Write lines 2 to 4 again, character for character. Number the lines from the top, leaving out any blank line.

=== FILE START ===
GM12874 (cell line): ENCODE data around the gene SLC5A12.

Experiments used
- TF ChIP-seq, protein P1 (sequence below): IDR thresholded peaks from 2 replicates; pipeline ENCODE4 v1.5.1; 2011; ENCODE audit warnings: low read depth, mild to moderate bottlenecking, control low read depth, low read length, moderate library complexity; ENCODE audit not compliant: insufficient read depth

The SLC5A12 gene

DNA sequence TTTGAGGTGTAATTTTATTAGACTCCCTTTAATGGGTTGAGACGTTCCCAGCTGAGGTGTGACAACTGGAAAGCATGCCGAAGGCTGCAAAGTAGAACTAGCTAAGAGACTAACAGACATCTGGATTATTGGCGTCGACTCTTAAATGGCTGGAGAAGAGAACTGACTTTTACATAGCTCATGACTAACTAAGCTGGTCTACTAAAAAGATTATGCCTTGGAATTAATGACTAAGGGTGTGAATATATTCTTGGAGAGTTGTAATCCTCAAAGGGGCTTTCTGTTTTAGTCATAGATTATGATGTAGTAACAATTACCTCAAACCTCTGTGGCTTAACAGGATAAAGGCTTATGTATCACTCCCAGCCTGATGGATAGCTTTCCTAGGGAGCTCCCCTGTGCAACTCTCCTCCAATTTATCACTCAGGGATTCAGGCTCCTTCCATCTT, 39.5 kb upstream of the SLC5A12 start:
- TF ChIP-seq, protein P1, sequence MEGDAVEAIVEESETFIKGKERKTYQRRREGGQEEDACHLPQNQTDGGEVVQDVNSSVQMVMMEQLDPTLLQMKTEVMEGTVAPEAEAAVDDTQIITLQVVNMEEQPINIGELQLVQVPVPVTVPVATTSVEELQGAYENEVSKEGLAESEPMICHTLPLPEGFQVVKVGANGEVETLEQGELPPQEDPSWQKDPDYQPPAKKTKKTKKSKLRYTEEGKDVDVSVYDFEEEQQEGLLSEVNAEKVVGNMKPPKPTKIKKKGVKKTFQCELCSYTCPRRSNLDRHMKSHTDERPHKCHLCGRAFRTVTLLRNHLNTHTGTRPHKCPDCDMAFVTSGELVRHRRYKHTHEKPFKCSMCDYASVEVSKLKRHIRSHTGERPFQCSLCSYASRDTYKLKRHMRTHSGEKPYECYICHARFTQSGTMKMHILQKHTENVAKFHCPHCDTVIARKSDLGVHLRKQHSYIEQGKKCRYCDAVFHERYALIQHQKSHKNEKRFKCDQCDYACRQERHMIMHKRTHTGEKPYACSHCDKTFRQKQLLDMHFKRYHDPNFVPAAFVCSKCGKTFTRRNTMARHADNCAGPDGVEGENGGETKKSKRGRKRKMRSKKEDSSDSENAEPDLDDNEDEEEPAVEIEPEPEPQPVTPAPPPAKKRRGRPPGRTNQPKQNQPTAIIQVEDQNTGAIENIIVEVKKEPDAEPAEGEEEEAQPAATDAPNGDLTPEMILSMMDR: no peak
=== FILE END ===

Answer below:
Experiments used
- TF ChIP-seq, protein P1 (sequence below): IDR thresholded peaks from 2 replicates; pipeline ENCODE4 v1.5.1; 2011; ENCODE audit warnings: low read depth, mild to moderate bottlenecking, control low read depth, low read length, moderate library complexity; ENCODE audit not compliant: insufficient read depth

The SLC5A12 gene